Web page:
Israel said on Saturday it will reopen the ultra-sensitive Al-Aqsa mosque compound in Jerusalem's Old City, whose closure after a deadly attack sparked anger from Muslims and Jordan, the holy site's custodian.
In a sign of the tensions and to diffuse any potential violence at Jerusalem's holiest site, President Mahmoud Abbas held a phone call with Israeli Prime Minister Benjamin Netanyahu.
Donald Trump's Press Secretary, Sean Spicer made the statement available and wrote, "The U.S. strongly condemns the terror attack in Jerusalem. May their memories be rooted in our hearts forever", Netanyahu said.
"Israel and the Jerusalem police, in particular, are complicit in violating the ban on non-Muslim worship on the holy esplanade", he added. Israeli security officials vowed to tighten security checks around the holy site.
The Organization of Islamic Cooperation, which consists of 57 member states and calls itself the "collective voice of the Muslim world", also slammed Israel for closing the Mount, claiming the move amounted to "a serious crime and a risky precedent". It is managed by Jordanian religious authorities and is adjacent to the Western Wall, a holy site where Jews are permitted to pray. "An attack today in the Old City of Jerusalem left two policemen dead".
"Terrorism must be renounced and unconditionally condemned by all", he wrote.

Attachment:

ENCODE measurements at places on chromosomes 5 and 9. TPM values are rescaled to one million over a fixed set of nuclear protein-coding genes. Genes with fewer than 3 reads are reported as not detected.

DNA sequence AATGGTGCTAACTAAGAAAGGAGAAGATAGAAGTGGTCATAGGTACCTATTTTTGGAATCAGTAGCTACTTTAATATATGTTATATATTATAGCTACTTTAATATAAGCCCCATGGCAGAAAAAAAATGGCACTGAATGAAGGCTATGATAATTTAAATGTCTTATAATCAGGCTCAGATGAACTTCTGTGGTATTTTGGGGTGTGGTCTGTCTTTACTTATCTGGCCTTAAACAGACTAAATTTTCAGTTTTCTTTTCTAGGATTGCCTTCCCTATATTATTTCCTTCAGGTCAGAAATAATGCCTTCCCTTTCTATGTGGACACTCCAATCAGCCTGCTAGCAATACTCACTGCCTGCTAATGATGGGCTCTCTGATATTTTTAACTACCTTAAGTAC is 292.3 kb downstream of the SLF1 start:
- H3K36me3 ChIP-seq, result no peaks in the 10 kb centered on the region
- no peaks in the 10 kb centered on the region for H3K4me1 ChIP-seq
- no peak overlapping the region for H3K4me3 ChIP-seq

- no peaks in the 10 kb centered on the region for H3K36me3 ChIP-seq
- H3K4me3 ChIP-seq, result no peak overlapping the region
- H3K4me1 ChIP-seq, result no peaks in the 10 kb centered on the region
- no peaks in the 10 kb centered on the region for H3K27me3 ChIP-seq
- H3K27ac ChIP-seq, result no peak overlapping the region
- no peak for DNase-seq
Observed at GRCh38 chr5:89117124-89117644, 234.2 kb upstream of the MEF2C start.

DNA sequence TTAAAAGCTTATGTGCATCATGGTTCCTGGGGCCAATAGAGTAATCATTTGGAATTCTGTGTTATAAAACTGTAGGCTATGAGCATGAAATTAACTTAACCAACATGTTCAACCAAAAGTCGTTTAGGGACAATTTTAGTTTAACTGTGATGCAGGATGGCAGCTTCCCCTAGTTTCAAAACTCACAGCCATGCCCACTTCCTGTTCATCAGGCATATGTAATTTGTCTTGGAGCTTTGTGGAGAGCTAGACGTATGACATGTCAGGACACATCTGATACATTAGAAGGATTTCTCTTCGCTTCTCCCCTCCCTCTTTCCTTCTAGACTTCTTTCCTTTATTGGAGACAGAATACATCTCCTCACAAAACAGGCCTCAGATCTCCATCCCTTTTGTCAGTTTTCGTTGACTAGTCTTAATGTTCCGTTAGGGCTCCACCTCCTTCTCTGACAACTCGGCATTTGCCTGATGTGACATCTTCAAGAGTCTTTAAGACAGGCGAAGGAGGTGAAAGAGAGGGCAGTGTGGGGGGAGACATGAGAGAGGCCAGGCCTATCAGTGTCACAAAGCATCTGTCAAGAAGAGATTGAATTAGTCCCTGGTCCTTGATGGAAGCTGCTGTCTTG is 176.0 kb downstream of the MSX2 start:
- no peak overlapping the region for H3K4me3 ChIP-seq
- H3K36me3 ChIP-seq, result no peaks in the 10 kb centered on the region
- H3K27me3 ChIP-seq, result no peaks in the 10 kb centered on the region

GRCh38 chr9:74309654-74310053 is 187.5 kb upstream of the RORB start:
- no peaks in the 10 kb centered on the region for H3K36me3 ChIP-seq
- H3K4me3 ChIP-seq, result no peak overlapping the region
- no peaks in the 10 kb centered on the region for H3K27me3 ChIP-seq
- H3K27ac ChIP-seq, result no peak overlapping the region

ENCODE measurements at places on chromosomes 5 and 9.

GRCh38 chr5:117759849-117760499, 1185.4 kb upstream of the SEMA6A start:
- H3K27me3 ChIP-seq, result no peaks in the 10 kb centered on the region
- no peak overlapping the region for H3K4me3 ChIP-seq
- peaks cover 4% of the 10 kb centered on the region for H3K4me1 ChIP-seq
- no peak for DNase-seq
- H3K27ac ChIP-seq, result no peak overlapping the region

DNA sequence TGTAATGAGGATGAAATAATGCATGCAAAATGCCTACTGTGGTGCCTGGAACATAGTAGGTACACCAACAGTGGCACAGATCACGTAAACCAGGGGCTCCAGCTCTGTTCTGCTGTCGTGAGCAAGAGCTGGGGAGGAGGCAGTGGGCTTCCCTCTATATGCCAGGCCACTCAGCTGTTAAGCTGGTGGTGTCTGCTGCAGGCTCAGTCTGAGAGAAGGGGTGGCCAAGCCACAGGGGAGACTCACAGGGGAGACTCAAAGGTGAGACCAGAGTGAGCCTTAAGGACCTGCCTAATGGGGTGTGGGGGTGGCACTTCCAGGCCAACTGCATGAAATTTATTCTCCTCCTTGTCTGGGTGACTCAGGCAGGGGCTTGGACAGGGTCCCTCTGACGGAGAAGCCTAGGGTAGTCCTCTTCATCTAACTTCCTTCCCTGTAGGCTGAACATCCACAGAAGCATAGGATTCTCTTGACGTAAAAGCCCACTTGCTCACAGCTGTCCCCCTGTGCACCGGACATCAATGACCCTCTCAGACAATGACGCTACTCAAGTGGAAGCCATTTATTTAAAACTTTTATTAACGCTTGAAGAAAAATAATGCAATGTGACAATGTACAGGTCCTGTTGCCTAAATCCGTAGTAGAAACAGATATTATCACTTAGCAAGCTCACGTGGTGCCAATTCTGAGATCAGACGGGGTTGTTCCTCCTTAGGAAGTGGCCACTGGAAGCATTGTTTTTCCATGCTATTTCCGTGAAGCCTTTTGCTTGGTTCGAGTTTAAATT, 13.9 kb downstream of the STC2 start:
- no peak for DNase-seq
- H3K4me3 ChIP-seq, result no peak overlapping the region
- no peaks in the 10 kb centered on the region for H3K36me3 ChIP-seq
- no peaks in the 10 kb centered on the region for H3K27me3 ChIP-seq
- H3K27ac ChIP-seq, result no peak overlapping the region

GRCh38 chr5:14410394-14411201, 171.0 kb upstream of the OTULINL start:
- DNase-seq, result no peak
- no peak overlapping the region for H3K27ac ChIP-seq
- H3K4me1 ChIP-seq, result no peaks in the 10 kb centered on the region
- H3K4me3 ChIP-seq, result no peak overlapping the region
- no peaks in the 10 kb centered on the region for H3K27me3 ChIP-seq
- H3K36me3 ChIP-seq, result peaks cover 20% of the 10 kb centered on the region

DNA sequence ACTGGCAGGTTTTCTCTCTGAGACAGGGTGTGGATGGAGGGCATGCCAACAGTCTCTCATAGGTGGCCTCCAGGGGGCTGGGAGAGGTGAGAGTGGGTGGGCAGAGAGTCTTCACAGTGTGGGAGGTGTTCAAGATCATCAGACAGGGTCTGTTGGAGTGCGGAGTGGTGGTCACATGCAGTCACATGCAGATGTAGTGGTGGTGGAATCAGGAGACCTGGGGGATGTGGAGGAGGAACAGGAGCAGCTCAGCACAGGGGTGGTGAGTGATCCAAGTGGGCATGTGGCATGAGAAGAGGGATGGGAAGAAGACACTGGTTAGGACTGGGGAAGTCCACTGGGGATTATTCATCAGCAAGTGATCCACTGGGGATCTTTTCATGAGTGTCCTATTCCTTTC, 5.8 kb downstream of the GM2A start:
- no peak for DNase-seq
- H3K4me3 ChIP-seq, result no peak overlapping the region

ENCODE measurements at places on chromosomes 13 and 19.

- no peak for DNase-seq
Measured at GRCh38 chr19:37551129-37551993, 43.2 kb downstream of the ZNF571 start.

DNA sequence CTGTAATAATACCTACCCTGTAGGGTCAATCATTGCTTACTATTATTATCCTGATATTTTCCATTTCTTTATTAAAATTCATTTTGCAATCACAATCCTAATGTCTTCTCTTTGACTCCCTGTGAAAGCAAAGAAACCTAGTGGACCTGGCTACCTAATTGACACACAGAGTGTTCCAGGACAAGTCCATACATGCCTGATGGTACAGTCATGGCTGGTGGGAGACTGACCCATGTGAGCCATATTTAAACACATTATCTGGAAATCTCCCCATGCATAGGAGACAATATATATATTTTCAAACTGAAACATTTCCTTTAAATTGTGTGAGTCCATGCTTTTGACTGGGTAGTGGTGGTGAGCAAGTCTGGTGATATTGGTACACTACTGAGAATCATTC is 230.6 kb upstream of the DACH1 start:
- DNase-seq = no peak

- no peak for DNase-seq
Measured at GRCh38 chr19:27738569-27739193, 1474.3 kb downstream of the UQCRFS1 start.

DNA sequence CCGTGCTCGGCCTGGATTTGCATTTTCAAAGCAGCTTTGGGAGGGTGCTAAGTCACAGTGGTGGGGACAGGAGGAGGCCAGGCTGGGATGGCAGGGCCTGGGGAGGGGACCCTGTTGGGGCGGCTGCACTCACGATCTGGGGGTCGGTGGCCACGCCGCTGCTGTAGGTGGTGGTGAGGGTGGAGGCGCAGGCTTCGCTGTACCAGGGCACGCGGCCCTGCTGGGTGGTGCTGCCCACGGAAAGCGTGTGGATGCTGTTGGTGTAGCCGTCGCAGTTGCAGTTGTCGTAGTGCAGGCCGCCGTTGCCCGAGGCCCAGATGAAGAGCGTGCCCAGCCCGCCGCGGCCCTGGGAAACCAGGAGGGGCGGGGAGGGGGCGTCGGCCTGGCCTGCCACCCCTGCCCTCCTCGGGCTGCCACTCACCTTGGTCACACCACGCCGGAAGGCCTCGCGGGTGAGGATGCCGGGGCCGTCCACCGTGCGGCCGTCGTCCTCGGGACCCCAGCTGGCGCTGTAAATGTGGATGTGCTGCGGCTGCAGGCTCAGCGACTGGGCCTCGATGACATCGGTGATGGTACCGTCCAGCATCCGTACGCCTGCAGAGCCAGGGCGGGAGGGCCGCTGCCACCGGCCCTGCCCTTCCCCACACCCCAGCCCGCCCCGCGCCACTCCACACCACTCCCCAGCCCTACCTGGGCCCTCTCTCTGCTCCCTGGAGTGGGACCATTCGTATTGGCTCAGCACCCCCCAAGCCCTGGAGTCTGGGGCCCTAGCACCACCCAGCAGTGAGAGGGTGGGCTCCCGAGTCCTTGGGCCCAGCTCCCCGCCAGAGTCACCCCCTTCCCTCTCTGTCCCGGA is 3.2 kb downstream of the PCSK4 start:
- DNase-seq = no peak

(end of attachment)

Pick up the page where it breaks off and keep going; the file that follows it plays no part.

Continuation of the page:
The violence has greatly subsided in recent months, though sporadic attacks have continued.
United Nations chief Antonio Guterres condemned the attack, adding: "This incident has the potential to ignite further violence".More news: Jose Mourinho says Liverpool, Tottenham and Manchester City 'have something to prove'
At Lions Gate near the site of the attack, police guarded the entrance and restricted access, checking IDs.
Police say the assailants used a knife, a pistol and two homemade machine guns.
Israeli authorities have kept Al-Aqsa mosque shuttered, banning prayers, for the first time in decades.
The security cameras will be placed on high polls to provide Israeli security with information on what is taking place on Temple Mount and metal detectors placed at the gates leading to it.
Napier said Israeli forces and settlers have a long history of carrying out atrocious acts against Palestinians; so, the oppressed people have the right to use military acts to defend themselves.
Jews revere the site, where the two Jewish temples stood in biblical times, as the Temple Mount.
Police identified them as Muhammad Ahmad Muhammad Jabareen, 29; Muhammad Hamed Abdel Latif Jabareen, 19; and Muhammad Ahmad Mafadal Jabareen, 29.
They were shot by three Israeli Arabs close to the compound known to Jews as the Temple Mount and to Muslims as Haram al-Sharif (Noble Sanctuary).